When you can use Present Perfect Continuous
- You use Present Perfect Continuous for actions started in the past and continuing up to present.
- I have been expecting you. /action is not finished — I am still expecting/
- What have you been doing? /action is not finished — you are still doing something/
- She has been looking for you everywhere. /action is not finished — she is still looking for you/
- You use Present Perfect Continuous to emphasize the duration of the action (usually used with for, since, how long).Duration — the time period during which something continues.
- We have been listening to music since morning. /= we have been listening to the music for long/
- Why don’t you pick up the phone? He has been calling you for 2 hours. /= he has been calling you for long/
- How long have you been avoiding us? /= you have been avoiding for long/
- You use Present Perfect Continuous for actions expressing irritation and criticism.Irritation — the feeling of being angry and impatient.
- Who has been using my computer? /irritation/
- Why have you been looking at me? /irritation/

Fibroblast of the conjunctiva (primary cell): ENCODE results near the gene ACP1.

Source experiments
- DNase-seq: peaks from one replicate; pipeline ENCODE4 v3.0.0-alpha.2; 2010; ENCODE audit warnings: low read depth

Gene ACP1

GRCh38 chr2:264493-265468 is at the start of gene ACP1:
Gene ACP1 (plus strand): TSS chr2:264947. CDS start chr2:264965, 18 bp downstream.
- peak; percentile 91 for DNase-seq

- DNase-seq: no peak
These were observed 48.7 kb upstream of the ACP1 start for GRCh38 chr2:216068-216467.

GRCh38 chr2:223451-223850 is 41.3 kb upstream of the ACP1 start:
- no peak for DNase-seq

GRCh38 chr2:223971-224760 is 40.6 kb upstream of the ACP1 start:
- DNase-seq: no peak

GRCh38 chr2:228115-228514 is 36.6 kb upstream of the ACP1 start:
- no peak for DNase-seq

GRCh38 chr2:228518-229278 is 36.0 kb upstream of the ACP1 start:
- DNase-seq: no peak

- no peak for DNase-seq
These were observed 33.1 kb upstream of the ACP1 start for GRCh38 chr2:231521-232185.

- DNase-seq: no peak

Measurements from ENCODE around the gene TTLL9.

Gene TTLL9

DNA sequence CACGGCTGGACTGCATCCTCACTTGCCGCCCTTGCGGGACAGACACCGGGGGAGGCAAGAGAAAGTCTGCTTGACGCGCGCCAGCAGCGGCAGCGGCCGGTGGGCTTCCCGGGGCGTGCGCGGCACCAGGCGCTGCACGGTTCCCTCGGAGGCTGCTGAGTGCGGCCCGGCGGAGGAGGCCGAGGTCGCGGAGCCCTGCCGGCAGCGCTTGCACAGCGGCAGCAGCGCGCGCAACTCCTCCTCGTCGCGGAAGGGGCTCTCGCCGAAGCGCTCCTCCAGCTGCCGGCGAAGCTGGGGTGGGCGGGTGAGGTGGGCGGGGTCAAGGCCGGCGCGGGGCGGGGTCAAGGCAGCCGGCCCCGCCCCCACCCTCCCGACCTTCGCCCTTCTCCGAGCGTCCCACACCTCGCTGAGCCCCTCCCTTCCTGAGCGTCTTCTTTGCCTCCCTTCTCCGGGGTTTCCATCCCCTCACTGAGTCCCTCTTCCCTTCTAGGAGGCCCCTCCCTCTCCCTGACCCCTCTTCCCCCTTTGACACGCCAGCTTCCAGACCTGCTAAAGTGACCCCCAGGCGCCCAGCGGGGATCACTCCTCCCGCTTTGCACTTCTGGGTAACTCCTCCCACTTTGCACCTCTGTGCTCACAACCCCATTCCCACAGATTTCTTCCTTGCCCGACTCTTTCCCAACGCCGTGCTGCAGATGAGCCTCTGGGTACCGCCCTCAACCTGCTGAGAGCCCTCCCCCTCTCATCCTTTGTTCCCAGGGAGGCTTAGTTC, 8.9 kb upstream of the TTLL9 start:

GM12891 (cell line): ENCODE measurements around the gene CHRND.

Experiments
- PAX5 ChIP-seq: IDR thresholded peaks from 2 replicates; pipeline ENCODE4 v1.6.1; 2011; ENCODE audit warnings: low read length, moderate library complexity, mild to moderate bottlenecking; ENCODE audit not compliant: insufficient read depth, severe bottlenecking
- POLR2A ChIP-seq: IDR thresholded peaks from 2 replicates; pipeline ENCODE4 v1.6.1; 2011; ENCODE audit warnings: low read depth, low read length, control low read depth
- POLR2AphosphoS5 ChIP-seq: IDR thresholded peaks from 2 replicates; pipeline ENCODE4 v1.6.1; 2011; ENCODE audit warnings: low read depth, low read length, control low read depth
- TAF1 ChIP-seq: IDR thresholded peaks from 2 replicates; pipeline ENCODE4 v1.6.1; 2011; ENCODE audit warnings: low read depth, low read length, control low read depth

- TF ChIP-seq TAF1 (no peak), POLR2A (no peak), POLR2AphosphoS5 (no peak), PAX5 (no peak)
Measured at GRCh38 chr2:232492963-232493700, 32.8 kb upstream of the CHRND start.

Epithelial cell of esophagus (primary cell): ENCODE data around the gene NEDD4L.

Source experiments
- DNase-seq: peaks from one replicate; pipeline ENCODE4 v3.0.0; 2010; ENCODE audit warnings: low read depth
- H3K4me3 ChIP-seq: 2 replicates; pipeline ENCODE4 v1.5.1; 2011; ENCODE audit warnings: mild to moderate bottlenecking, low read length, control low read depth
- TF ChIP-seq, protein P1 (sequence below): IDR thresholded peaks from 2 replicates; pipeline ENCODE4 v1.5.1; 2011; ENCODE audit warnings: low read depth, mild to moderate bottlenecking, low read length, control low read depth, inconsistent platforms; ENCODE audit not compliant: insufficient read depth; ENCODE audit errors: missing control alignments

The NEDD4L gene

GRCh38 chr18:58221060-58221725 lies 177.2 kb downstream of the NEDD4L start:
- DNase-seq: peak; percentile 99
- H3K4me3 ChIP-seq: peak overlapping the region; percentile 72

- Why haven’t you stop making the same mistakes? /criticism/
- You use Present Perfect Continuous for recent long action that has visible result or effect in the present.
- He looks tired because he has been watching movies all night long. /he has been watching movies all night long — recent long action; he looks tired — visible result/
- We are hungry because we haven’t been eating since morning. /we haven’t eaten since morning — recent long action; we are hungry — visible result/
- She has a headache because she has been listening to music loudly for a couple of hours. /she has been listening to music loudly for a couple of hours — recent long action; she has a headache — visible result/
Time markers in Present Perfect Continuous
- how long
How to build Present Perfect Continuous
I/we/you/they + have + been + V + ing
He/she/it + has + been + V + ing
I/we/you/they + haven’t + been + V + ing
He/she/it + hasn’t + been + V + ing
Have + I/we/you/they + been + V + ing
Has + he/she/it + been + V + ing
Wh + have + I/we/you/they + been + V + ing
Wh + has + he/she/it + been + V + ing
since and for in Present Perfect Continuous
Use since and for to say how long.
Emma moved to Australia in 2018. She still lives in Australia. It’s 2020 now.
How long has Emma been living in Australia?
- Emma has been living in Australia ➔ since 2018.
- Emma has been living in Australia ➔ for 3 years.
Use since + the start of the period (since 2018)
Use for + a period of time (for 3 years)
Be careful! ➔ Stative verbs (e.g. know, see, have, understand, etc) can not be used in Present Perfect Continuous. In this case, you should use the Present Perfect.